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CRYING is natural for babies: how else can they tell their mothers they are hungry, wet or cold? But some cry more than others, and first- time parents may wonder whether their infant's crying is normal. With increasing family mobility, advice may not be easily available from a grandmother or other relative. How much crying should a mother expect? Should the baby be left to cry or be picked up at once?

A research study in Manchester may help answer these questions: 201 women attending St Mary's Hospital for antenatal care were invited to take part in a study of infant growth and development. They were shown how to keep diaries of their child's behaviour, and babies were brought to a clinic for measurement and assessment at six, 13, 26 and 52 weeks. The mothers were also interviewed at length. They were asked if they thought their babies cried a lot, what their response was when the baby cried, and how effective they thought they were at soothing their baby. The mothers' responses to crying were divided into four categories: leave alone; leave for five minutes; go to immediately; pick up immediately.

At six weeks the average time a baby cried in 24 hours was 43 minutes, but 15 never cried for as long as five minutes, and one cried for nearly five hours. At 13 weeks the average crying time was 29 minutes, at 26 weeks it was 21 minutes, and at one year it was 13 minutes. By the end of the year, 55 of the babies were no longer crying at all for as long as five minutes; one was still crying for nearly two hours.

Mothers who replied "Yes" when asked if their babies cried a lot did have babies who cried more than average. Those who cried a lot at six weeks went on crying more than the others throughout the year. No links were found between crying and social class, housing, lack of social support, being married or not, or the father being the biological father. Breast- fed babies cried less: but only one infant in six was still being breast- fed at 13 weeks. Nevertheless, the babies who cried least were those who were breast-fed longest.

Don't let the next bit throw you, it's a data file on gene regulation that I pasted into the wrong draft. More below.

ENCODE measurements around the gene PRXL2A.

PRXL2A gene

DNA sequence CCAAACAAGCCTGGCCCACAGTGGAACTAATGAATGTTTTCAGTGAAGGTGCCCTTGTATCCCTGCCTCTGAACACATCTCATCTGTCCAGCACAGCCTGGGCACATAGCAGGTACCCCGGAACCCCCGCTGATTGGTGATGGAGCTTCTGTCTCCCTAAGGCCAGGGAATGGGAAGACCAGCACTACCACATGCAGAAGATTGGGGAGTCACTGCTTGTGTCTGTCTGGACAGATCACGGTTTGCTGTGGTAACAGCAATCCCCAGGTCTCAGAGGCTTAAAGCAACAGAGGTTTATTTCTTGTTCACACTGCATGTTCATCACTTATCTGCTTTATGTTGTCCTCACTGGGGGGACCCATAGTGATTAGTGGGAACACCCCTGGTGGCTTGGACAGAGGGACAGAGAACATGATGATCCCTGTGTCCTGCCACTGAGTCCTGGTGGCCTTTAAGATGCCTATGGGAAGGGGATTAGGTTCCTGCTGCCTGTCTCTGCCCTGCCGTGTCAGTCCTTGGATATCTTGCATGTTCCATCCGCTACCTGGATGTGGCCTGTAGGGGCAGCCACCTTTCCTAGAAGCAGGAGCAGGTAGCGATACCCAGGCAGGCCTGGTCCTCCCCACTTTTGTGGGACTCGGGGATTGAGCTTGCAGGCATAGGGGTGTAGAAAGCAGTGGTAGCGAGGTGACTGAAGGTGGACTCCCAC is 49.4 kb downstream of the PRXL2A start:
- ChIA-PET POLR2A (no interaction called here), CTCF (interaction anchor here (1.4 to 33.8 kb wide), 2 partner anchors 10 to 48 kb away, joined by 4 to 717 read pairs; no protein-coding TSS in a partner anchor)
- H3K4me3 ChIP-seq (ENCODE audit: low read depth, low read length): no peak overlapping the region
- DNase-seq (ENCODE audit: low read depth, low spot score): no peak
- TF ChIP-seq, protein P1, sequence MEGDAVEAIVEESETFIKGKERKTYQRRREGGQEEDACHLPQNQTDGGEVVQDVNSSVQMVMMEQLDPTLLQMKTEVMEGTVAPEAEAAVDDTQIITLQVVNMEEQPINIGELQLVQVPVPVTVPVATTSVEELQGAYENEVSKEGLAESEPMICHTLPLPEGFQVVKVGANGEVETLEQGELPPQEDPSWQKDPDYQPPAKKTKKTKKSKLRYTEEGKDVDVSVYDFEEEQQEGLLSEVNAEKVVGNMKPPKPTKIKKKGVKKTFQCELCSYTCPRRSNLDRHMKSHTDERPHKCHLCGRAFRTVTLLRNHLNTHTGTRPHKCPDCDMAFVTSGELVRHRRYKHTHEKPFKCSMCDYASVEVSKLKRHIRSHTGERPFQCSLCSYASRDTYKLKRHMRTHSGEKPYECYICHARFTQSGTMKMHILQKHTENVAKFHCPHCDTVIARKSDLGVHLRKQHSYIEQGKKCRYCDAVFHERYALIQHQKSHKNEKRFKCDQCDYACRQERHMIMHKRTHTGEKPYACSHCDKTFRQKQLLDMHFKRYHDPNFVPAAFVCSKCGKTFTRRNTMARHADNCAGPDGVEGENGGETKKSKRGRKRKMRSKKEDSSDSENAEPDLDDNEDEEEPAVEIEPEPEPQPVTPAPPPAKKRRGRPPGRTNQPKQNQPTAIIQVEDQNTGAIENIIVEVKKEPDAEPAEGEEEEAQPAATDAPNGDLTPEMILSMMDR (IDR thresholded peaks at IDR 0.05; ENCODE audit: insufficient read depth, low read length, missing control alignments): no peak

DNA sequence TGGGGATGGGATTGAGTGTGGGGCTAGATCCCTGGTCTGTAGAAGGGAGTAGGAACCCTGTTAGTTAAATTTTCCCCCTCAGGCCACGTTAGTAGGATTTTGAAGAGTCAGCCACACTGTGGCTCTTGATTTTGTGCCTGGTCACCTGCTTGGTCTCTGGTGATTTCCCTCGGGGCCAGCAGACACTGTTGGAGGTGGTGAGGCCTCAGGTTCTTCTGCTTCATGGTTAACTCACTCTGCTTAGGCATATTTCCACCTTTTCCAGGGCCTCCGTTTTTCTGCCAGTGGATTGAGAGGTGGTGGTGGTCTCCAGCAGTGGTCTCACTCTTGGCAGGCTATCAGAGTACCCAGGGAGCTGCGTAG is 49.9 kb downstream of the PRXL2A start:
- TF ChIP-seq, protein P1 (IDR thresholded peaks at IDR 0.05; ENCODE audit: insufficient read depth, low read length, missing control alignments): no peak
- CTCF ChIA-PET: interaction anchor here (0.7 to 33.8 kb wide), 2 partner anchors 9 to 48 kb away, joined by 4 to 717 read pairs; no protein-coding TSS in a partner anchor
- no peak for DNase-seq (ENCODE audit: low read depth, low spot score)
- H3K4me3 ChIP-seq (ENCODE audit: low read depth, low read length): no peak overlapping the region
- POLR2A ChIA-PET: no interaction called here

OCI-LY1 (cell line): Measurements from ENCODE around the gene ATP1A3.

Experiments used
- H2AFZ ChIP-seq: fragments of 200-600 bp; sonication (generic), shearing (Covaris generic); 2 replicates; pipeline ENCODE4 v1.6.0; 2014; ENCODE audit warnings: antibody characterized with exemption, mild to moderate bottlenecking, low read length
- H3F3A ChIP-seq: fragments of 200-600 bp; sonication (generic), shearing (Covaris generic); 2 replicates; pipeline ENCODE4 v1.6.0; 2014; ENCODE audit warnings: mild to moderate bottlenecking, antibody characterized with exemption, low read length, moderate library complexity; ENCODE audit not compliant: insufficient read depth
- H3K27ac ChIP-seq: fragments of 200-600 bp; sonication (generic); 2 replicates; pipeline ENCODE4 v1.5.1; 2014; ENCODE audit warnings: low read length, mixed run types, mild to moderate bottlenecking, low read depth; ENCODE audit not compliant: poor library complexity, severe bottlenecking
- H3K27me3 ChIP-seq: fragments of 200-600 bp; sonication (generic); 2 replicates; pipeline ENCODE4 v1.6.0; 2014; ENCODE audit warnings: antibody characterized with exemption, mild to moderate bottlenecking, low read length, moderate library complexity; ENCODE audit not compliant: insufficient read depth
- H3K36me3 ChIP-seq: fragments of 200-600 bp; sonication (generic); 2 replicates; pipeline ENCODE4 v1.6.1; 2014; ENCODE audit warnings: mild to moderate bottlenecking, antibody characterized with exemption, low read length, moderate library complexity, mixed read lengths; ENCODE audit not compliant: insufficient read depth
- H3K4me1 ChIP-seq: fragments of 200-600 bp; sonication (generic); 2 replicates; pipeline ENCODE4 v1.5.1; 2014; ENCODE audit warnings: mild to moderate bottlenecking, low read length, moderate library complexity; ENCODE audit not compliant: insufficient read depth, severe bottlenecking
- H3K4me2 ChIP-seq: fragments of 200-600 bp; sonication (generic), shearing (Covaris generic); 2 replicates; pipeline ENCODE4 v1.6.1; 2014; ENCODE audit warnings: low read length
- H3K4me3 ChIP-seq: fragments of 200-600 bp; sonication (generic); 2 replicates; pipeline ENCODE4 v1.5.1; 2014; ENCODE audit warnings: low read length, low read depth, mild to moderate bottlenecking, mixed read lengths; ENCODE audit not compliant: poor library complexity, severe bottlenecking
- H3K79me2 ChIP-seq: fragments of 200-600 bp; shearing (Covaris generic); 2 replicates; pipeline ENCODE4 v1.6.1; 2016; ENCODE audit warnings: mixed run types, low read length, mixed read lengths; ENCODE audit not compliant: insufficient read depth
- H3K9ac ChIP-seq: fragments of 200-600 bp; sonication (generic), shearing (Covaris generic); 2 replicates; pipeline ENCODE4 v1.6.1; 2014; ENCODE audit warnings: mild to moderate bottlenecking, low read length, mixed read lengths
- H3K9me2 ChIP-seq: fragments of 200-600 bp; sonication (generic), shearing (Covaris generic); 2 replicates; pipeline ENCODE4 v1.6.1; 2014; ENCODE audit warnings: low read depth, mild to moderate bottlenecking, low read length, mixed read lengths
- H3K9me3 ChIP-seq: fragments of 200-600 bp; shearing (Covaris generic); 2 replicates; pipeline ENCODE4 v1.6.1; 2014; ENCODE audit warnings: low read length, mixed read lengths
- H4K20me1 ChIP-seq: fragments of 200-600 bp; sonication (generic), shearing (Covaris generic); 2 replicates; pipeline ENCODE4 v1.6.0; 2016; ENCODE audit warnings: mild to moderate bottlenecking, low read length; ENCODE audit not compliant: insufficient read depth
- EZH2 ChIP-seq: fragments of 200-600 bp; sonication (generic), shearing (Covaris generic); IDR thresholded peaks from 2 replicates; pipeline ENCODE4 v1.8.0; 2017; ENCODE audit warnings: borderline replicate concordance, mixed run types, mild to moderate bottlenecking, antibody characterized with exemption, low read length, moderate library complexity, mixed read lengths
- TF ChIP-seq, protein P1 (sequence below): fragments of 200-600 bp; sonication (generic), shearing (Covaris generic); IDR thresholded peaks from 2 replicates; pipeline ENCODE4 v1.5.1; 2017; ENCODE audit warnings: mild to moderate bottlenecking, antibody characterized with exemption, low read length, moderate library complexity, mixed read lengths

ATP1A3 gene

Mothers who picked up their babies the moment they began to cry recorded the shortest crying times, while those who ignored the crying had babies who cried longest. Mothers who thought they were good at soothing their babies reported less crying. Not unexpectedly, most of the crying occurred when the babies were not being held by either the mother or the father, and other studies have confirmed that some infants (but not all) may be largely dissuaded from crying by increased contact.

Overall, this study confirms others in finding wide variation in the amount that babies cry, but consistency for each individual child: those who cry a lot in the first weeks of life seem to go an crying later in the first year. As early as six weeks, virtually all the babies were quieter at night than during the day, and crying did become steadily less frequent during the first year of life. Though there is still some disagreement among childcare experts, the weight of evidence seems to favour the belief that a quick response to crying has good effects both at once and in the longer term. Mothers who pick their babies up and sooth them as soon as they cry will find their babies cry less - and will cry less as they grow older. The belief that picking up a baby will "spoil" it seems to have little evidence to support it.